Despite substantial investment in research and strong public commitment, little progress has been made to date to improve health equity in the United States and to help people attain full health potential. Significant racial and ethnic disparities in healthcare persist, including disadvantages in access to basic treatment, and impact a broad range of health issues, from differences in length and quality of life to rates and severity of disease and disability. Furthermore, there is a pressing need for research to better understand the “why” underlying health equity disadvantages. How do social position and other socially determined factors contribute to persistent health inequities?
The Cornell Center for Health Equity responds directly to the growing need to better understand both the root causes and the manifestations (symptoms) of persistent health inequity. With a robust research agenda and through academic-community partnerships, the Center advances the science of health equity and shares knowledge in order to make quantifiable progress and to reduce persistent health disadvantages at the local, regional and national levels.
The Cornell Center for Health Equity responds directly to community priorities by focusing on two themes: 1) multiple vulnerabilities to health disparities and 2) stigmatized conditions. It brings together research experts at Cornell’s New York City and Ithaca campuses to collaborate on how to achieve health equity. The Center engages members of the public in every step of the research process, from conceptualization through dissemination and implementation. This Center accelerates Cornell’s commitment to serve as a positive force to achieve health equity with partnering communities in rural and urban settings, while building capacity for health equity research, especially among underrepresented minority scientists, and generating new evidence for a broad national audience.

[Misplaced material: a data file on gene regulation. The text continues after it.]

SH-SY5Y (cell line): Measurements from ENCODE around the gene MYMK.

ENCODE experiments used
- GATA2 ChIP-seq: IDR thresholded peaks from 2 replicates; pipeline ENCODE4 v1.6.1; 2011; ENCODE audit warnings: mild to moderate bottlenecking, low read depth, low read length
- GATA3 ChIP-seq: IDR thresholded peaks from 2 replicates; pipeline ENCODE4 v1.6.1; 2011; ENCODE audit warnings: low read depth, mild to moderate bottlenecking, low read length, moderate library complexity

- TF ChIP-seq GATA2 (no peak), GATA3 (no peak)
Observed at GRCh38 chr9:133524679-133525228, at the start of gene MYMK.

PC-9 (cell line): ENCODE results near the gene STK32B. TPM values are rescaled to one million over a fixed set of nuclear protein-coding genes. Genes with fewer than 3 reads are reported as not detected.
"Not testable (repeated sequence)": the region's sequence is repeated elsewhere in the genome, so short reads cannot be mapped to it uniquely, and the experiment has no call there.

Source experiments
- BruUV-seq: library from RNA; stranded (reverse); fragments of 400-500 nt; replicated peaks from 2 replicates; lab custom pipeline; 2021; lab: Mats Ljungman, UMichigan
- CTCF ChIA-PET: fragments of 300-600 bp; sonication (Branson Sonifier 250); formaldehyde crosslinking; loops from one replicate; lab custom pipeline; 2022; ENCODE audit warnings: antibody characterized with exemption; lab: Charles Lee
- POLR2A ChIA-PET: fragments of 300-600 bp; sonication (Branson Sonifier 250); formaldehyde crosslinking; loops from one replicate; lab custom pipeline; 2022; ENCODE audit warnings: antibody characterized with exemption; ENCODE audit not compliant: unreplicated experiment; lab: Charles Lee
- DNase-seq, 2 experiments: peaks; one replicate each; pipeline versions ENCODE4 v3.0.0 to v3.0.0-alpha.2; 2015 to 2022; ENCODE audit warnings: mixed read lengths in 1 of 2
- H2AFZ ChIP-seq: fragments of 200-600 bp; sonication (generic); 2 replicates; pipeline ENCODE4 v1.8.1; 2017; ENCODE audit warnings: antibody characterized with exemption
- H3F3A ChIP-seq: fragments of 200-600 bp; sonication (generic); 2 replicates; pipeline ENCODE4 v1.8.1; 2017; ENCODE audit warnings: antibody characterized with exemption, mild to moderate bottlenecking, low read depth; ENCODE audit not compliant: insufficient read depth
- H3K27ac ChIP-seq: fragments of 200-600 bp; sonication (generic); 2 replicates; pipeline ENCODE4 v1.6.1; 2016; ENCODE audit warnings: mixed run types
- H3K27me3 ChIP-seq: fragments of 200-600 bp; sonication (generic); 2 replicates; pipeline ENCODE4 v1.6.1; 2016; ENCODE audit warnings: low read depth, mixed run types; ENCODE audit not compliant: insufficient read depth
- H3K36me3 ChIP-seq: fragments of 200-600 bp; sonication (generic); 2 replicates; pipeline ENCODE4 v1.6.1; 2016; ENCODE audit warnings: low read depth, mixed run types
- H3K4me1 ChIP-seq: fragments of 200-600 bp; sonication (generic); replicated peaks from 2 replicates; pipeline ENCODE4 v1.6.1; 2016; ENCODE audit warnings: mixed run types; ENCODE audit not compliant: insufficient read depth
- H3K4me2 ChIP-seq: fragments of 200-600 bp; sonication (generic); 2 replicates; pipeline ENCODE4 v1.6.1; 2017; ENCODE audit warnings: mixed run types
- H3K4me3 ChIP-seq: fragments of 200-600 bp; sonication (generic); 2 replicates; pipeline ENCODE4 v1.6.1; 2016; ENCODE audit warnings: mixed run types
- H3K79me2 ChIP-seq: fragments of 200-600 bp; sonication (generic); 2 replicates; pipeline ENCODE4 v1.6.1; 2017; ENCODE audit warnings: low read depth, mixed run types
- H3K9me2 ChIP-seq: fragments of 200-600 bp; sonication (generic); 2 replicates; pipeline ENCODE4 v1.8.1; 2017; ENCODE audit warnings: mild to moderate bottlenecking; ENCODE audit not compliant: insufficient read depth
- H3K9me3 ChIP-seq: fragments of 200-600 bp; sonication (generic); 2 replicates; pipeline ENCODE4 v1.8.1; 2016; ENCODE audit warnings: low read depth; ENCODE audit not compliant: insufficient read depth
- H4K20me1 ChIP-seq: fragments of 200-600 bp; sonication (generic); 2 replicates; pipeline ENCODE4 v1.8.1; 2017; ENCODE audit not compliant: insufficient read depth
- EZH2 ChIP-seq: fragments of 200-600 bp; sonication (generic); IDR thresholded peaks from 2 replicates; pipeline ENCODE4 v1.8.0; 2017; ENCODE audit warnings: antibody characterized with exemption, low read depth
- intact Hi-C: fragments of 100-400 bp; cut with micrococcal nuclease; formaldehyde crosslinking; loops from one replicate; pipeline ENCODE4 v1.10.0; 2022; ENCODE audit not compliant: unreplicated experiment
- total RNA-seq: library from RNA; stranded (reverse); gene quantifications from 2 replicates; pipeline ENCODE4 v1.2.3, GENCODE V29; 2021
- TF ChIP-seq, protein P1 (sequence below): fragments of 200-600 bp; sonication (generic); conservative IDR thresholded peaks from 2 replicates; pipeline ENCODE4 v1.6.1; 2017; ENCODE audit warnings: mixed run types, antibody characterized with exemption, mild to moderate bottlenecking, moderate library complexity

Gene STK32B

The Center pursues an integrated study of health disparities with teams based at two campuses:
- Weill Cornell Medicine in New York City provides a diverse urban, multicultural perspective with a focus on the interplay of numerous health disparities. Co-director Monika Safford, MD, who is based in Manhattan, is a lifelong disparities researcher with an active NIH and PCORI-funded research program in cardio-metabolic health disparities.
- Cornell University is a world-class research institution known for the breadth and rigor of its curricula, and an academic culture dedicated to preparing students to be well-educated and well-rounded citizens of the world. Its faculty, staff and students believe in the critical importance of knowledge—both theoretical and applied—as a means of improving the human condition and solving the world’s problems. Co-director Avery August, PhD, based at Cornell’s Ithaca campus, is an immunologist who has been recognized for his work on the development of immune memory, and for strategies that may be used to treat asthma. He serves as Cornell’s Vice Provost for Academic Affairs, where he leads faculty recruitment and acts as a critical role model for early-career scientists.